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Operators for measuring superposition component distinctnes?

  1. Apr 5, 2015 #1

    I'm wondering, is it possible to define an operator that gives information about the "distinctness" of superposition components?

    As a simple example, imagine that we have two particles. Let |3> designate the state in which they are 3 meters apart, let |5> designate the state in which they are 5 meters apart, and |7> for seven metres apart. Now imagine the three possible states:

    (s1) a|3> + b|3> = |3>
    (s2) a|3> + b|5>
    (s3) a|3> + b|7>

    Where a and b are amplitudes such that |a|2+|b|2=1.
    Is it possible to define an operator that gives a null result for s1 (no distinctness) while giving nonzero values for s2 and s3 and ranking them so that s3 gets a higher value (more distinct?)?

    If there are real quantum mechanical applications for such operators I would be very interested to learn of them. If there are no known applications even though they are nonetheless in principle definable, then I would still be very interested.

  2. jcsd
  3. Apr 8, 2015 #2
    It's not an expression. It's a physical entity.

    Superposition = information based on preparation.
    Thus, you have presented us three different preparations, three different physical systems.
    Surely there must be a way to tell them apart.

    If those are systems where "internal space/distance" of meter scale plays a role, then they must have... charge? (Or mass). This, with distance, translates to some potential energy...
    Last edited: Apr 8, 2015
  4. Apr 8, 2015 #3


    Staff: Mentor

    The variance can be derived from any operator, although I don't think its an operator itself:

    If its zero then that state will always give that outcome if observed.

    Its used in the general proof of the uncertainty principle.

  5. Apr 11, 2015 #4
    QM variance refers to variation in possible measurement outcomes for specific observable given specific state.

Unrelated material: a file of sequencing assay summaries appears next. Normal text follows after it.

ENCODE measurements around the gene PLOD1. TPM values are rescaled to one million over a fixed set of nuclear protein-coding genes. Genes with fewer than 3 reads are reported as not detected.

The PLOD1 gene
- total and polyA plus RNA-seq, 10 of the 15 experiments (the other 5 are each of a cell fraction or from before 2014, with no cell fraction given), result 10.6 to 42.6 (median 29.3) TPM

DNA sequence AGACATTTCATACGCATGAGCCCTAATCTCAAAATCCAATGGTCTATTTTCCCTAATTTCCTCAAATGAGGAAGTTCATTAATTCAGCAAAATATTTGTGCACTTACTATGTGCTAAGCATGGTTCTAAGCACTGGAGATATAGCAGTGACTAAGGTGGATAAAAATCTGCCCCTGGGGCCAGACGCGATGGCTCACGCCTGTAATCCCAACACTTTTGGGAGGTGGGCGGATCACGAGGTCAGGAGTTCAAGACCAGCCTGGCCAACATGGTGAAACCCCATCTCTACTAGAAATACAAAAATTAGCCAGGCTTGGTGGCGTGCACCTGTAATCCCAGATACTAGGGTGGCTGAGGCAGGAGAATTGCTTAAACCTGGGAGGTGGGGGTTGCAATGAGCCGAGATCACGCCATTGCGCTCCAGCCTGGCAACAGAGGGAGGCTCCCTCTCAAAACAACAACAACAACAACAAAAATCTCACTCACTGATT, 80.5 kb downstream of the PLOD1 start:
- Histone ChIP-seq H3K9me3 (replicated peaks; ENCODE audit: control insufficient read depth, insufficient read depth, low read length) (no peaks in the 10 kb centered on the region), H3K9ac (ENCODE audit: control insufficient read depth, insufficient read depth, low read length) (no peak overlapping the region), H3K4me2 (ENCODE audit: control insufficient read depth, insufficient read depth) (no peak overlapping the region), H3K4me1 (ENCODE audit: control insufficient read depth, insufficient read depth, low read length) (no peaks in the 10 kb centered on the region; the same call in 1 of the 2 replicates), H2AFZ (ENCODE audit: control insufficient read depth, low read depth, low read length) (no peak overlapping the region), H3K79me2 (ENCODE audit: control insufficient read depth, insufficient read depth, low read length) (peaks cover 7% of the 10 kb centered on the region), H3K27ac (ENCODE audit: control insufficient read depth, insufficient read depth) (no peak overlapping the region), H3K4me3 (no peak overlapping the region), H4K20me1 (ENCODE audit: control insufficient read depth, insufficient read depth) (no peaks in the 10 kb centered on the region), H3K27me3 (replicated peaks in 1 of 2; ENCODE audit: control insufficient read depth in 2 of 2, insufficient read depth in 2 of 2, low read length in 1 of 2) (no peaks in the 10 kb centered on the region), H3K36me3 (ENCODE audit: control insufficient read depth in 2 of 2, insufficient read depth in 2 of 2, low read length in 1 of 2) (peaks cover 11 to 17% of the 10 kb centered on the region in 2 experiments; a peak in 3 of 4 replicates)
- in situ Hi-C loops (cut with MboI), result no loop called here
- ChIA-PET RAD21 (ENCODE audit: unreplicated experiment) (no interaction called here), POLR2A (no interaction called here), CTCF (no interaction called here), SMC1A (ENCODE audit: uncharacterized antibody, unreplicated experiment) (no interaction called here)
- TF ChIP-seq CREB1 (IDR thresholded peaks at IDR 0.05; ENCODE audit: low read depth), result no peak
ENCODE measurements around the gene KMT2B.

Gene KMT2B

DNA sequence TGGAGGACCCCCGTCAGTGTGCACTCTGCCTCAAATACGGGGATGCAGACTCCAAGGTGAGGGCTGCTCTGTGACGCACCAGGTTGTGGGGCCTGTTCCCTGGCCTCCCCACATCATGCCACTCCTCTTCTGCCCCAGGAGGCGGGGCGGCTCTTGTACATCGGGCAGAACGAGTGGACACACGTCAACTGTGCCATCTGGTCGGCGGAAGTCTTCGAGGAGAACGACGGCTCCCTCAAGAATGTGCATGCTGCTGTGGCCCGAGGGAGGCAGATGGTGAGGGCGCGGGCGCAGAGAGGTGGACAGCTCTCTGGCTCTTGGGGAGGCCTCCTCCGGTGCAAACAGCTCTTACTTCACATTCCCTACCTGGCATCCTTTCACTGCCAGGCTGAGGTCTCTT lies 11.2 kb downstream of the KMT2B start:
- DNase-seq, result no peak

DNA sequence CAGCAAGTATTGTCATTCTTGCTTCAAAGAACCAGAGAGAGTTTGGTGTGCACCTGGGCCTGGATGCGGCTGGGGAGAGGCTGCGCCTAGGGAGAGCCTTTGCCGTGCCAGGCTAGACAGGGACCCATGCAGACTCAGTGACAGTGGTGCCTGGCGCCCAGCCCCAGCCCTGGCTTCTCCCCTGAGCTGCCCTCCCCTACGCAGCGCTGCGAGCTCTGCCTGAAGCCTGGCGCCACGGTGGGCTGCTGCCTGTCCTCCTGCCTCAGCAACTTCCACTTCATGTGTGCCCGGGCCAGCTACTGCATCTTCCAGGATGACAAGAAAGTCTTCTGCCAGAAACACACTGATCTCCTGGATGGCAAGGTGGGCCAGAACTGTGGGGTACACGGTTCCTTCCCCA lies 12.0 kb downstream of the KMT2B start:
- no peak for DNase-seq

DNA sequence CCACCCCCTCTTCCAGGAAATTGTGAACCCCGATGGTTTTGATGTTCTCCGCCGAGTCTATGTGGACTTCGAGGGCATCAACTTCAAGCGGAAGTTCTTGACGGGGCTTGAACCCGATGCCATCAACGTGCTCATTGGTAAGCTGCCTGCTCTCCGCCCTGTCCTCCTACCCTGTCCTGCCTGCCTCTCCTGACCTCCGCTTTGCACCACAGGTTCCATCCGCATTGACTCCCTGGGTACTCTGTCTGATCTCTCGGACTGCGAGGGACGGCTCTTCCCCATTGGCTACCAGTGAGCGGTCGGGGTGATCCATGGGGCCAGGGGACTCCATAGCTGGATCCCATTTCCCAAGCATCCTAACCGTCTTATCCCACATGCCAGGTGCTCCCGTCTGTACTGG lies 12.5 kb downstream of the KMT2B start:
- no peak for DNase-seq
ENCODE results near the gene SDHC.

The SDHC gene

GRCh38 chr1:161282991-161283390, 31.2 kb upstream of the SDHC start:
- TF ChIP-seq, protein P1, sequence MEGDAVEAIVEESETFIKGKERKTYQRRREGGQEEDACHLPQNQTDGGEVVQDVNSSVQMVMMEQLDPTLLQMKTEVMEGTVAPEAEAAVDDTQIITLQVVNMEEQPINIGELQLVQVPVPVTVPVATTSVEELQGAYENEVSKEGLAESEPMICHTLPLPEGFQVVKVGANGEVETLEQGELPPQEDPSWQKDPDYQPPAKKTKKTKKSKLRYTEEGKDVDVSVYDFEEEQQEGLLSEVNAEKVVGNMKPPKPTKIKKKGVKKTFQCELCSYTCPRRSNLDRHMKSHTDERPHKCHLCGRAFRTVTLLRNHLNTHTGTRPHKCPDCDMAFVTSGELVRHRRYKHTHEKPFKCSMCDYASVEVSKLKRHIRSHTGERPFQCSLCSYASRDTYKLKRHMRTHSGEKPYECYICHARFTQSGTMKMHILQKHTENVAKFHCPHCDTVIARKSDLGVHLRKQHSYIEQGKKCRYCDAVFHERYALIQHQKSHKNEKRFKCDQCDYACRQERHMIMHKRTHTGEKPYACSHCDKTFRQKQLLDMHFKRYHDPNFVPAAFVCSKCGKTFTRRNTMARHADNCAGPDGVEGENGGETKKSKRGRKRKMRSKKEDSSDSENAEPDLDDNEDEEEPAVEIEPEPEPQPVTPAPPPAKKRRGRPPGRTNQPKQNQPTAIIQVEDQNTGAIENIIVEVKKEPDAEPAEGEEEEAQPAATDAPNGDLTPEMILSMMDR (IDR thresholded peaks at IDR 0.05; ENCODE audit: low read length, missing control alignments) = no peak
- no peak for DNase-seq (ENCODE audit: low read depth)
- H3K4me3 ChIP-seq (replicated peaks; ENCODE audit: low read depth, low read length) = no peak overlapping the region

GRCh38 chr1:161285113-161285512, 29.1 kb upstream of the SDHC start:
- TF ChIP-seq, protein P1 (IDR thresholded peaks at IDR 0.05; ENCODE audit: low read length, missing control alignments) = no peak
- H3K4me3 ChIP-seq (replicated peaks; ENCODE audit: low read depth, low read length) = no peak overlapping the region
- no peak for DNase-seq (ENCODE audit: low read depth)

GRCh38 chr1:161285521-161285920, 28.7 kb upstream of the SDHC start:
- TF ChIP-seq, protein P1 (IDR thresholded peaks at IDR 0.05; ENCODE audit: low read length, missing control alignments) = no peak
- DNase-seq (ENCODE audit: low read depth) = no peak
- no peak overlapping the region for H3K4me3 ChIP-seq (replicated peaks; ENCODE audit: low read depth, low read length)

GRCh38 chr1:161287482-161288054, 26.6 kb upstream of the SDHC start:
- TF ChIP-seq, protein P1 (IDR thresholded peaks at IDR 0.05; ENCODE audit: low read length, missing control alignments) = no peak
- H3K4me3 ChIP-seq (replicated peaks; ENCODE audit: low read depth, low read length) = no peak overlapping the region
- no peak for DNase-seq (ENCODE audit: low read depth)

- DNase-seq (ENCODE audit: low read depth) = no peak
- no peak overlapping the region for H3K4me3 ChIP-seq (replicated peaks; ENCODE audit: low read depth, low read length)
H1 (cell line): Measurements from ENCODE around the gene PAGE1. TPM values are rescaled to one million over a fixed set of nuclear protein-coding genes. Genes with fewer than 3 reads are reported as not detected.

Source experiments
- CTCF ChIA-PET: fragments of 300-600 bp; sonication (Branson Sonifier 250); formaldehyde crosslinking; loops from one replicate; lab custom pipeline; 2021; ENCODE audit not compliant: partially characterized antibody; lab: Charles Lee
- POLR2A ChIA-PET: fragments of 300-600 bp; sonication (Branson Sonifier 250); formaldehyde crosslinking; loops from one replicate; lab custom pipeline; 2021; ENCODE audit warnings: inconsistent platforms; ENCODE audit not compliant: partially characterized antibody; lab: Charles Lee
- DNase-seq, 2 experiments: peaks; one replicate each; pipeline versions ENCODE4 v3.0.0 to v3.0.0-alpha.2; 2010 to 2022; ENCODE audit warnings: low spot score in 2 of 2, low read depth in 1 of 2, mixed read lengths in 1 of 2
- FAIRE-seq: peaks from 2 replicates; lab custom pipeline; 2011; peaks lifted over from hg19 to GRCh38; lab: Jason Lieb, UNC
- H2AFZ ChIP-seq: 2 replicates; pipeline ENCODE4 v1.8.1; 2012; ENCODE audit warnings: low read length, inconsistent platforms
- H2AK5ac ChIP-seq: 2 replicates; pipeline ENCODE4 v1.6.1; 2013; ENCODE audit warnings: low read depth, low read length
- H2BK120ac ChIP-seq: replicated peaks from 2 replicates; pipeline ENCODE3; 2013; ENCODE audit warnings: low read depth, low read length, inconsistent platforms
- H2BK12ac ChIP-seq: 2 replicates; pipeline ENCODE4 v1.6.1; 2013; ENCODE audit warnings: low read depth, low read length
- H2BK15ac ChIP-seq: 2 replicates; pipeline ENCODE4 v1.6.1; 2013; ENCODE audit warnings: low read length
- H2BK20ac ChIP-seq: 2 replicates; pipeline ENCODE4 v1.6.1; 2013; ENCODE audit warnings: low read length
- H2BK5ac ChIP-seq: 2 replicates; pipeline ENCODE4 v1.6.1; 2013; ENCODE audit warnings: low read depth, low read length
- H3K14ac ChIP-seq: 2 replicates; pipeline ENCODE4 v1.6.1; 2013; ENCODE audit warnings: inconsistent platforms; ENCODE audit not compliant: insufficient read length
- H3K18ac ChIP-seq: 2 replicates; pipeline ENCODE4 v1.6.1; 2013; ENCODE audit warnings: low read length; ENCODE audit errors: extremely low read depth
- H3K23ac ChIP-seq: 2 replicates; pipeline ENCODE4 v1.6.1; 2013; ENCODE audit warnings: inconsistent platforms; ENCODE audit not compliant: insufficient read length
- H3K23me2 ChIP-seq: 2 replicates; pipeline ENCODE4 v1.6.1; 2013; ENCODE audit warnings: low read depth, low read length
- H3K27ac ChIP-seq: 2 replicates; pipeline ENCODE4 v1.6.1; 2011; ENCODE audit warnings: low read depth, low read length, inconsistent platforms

So if state is |Ψ> and |Ψ> is an eigenstate of observable O then variance [<Ψ|O2|Ψ> - (<Ψ|O|Ψ>)2] = zero; meaning no variance.
    If instead state is noneigenstate of O and O is two-valued (e.g. spin observable) then variance = one; meaning (I think) one variation i.e. two possible outcomes.

    That's not quite what I'm after.
    I'm not looking for a measure of the variation of possible measurement outcomes given state and observable.
    I'm looking for a measure of the variation of superposition components given a state and a basis (which defines those components).

    I think what will do the trick is a linear map in the Hilbert space that maps the vectors mentioned above (s1, s2, s3, etc.) to positive real-valued multiples of the basis vectors (of which |3>, |5>, |7> are examples). Those vectors are eigenvectors whose eigenvalues measure the relevant variance. For example, s1 will get mapped to a basis vector with eigenvalue 0, s2 will get mapped to a basis vector with eigenvalue 2 etc. (I think only one basis vector V need be used here, since the ray along which it lies (its 1D subspace) will contain all the desired values. )

    This will be a non-hermitian operator: eigenvectors of a Hermitian operator (that don't share the same eigenvalue) are all mutually orthogonal. This does not hold for my operator. But such a non-Hermitian operator is still a well-defined operator (I think).

    The link was helpful but I couldn't find discussion of use of variance to derive uncertainty principle.
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